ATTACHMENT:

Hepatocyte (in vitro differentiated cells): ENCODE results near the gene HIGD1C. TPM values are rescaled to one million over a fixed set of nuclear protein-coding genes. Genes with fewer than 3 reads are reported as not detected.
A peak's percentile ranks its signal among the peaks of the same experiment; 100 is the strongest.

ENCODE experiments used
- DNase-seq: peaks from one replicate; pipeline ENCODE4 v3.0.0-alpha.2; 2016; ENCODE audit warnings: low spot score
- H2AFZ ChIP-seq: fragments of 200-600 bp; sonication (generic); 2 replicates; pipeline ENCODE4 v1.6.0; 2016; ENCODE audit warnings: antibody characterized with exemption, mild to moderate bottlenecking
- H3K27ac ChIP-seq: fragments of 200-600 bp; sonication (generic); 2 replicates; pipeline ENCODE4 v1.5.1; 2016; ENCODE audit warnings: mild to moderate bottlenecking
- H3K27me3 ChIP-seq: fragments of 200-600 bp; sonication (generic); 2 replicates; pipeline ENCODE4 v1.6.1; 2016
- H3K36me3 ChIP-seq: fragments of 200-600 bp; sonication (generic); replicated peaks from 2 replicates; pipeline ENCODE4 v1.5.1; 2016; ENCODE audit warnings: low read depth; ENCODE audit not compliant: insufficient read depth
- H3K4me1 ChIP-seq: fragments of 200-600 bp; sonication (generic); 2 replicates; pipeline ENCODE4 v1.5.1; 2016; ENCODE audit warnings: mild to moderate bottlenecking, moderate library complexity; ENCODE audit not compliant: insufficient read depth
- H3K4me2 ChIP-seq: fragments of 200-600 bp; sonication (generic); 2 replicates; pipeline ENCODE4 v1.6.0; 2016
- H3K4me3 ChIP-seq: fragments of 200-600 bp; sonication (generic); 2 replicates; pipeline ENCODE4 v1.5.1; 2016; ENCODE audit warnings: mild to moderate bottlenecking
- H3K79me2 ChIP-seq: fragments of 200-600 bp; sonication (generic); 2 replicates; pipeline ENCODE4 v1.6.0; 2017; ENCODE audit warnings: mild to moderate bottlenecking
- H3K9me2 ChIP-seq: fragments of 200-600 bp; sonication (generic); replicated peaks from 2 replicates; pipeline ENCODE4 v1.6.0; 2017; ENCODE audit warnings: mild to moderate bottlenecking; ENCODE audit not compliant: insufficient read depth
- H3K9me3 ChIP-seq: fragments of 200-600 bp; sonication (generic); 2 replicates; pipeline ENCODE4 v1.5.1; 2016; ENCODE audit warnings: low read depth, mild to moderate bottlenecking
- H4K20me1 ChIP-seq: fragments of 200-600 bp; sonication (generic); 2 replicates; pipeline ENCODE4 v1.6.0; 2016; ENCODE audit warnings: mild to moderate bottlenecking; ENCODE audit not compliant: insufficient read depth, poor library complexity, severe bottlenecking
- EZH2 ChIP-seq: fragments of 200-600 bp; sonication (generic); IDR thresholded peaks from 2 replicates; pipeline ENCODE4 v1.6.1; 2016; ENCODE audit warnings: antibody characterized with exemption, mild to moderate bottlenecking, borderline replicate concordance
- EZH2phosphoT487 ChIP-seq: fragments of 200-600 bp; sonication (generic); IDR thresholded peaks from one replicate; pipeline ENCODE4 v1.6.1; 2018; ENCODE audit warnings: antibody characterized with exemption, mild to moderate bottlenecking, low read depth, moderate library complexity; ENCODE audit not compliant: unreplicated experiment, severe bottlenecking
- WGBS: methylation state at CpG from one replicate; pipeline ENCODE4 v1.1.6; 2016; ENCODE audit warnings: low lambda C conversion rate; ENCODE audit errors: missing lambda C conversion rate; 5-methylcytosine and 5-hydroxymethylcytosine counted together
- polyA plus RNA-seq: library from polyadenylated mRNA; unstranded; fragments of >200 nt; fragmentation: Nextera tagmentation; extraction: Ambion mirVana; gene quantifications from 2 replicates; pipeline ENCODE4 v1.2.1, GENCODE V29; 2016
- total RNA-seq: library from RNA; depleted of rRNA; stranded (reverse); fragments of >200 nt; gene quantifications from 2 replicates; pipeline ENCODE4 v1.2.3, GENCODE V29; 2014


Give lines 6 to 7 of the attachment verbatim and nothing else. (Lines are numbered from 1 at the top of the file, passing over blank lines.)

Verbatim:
- H3K27ac ChIP-seq: fragments of 200-600 bp; sonication (generic); 2 replicates; pipeline ENCODE4 v1.5.1; 2016; ENCODE audit warnings: mild to moderate bottlenecking
- H3K27me3 ChIP-seq: fragments of 200-600 bp; sonication (generic); 2 replicates; pipeline ENCODE4 v1.6.1; 2016